Lower back pain

Lower back pain is a very common problem and affects up to 80% of the population at some stage of their life. Listed in this section are the two main types of lower back pain, lumbar disc prolapse and facet joint injuries.

If you have any further questions or would like to book an appointment, please get in touch.

Lumbar Disc prolapse
Lumbar disc prolapse is a very common form of back pain that varies in severity from relatively mild to extremely severe. The intervertebral discs sit between your spinal bones (vertebrae) and act as shock absorbers to allow normal movement of your spine. The discs are shaped a bit like a hockey puck or a jelly donut with a firm cartilaginous exterior (annulus fibrosus) and a softer more jelly like interior (nucleus pulposus). As we age, the nucleus pulposus naturally dries out a little and the disc shows signs of wear. In a disc prolapse or herniation, the outer layer cracks causing some of the inner material to leak out of the disc. There is a wide spectrum of severity with disc prolapse, ranging from minor to severe. Mild disc problems can cause mild to moderate low back pain with no referral of pain to other areas, whereas a very severe disc herniation can cause pressure on the nerves or even the spinal cord and consequently severe leg pain, numbness and weakness. The vast majority of disc injuries do not need surgery or injection therapy, and physiotherapy can be a very effective way to help settle your symptoms. Your treatment will depend on many factors including severity and area of symptoms, whether or not you have leg pain or neurological symptoms, your prior level of fitness and function, your age, and your job/hobbies. Generally your physio will try to settle your symptoms down using gentle manual therapy techniques, showing you exercises to help relieve your pain, and advising you on posture. Acupuncture can also be helpful, and anti-inflammatories may help reduce your pain in the early stages. As you improve it is important to start strengthening the muscles around your stomach and back so that you can continue to improve and avoid further relapses. Pilates can be a very effective way of strengthening these muscles, and often works well in conjunction with your physiotherapy treatments.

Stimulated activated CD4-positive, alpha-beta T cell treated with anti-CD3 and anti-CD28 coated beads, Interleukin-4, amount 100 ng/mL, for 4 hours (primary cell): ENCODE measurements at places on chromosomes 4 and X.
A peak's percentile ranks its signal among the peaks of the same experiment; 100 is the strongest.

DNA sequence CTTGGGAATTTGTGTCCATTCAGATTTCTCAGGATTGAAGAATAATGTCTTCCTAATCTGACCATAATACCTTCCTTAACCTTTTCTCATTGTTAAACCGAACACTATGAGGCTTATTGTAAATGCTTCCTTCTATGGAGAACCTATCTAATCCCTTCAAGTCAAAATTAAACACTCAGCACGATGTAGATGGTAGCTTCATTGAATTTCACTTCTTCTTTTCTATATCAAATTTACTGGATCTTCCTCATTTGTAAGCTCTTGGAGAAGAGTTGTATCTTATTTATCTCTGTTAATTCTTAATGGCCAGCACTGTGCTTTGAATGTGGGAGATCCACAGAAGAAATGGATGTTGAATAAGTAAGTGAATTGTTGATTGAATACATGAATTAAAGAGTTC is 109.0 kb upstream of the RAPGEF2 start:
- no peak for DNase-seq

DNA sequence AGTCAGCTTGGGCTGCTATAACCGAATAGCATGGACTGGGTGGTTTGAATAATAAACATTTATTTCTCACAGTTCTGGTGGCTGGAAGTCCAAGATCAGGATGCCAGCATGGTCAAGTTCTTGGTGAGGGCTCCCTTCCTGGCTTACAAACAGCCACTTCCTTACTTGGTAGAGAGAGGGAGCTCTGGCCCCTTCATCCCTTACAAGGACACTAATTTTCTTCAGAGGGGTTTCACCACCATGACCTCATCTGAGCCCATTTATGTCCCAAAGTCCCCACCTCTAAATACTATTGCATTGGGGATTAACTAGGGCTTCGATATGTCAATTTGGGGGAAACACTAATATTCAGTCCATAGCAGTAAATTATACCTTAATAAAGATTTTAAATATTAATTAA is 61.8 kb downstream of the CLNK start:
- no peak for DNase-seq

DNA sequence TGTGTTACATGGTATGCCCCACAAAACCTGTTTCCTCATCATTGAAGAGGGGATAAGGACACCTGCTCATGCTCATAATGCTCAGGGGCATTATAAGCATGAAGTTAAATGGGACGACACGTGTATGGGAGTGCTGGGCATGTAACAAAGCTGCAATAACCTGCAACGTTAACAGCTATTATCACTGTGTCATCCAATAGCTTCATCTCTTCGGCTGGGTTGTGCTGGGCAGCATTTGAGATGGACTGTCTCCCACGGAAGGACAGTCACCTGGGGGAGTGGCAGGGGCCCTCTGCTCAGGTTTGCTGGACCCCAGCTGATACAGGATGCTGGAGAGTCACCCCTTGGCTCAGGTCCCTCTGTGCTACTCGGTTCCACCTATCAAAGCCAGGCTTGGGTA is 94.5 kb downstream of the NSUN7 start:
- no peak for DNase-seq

Facet joint injuries
This is also a common form of lower back pain and is due to pain in the joints that connect each vertebra to the one above and below it. There are two of these joints at each spinal level, one on either side. Their function is to facilitate movement between each spinal level and therefore movement of the spine.  Commonly these joints can become inflamed and painful at one or more levels. This can be due to injury, poor posture, excessive loading, or arthritis (or a combination of these). Treatment will depend on many factors but will often involve manual therapy to improve movement in the affected joints, soft tissue massage of the surrounding muscles, stretching to offload the joints, and addressing the underlying factors that may have contributed to the problem. This often includes postural and workstation advice, strengthening and stretching programmes, and training advice. Acupuncture can be useful for pain relief and to help release tight muscles.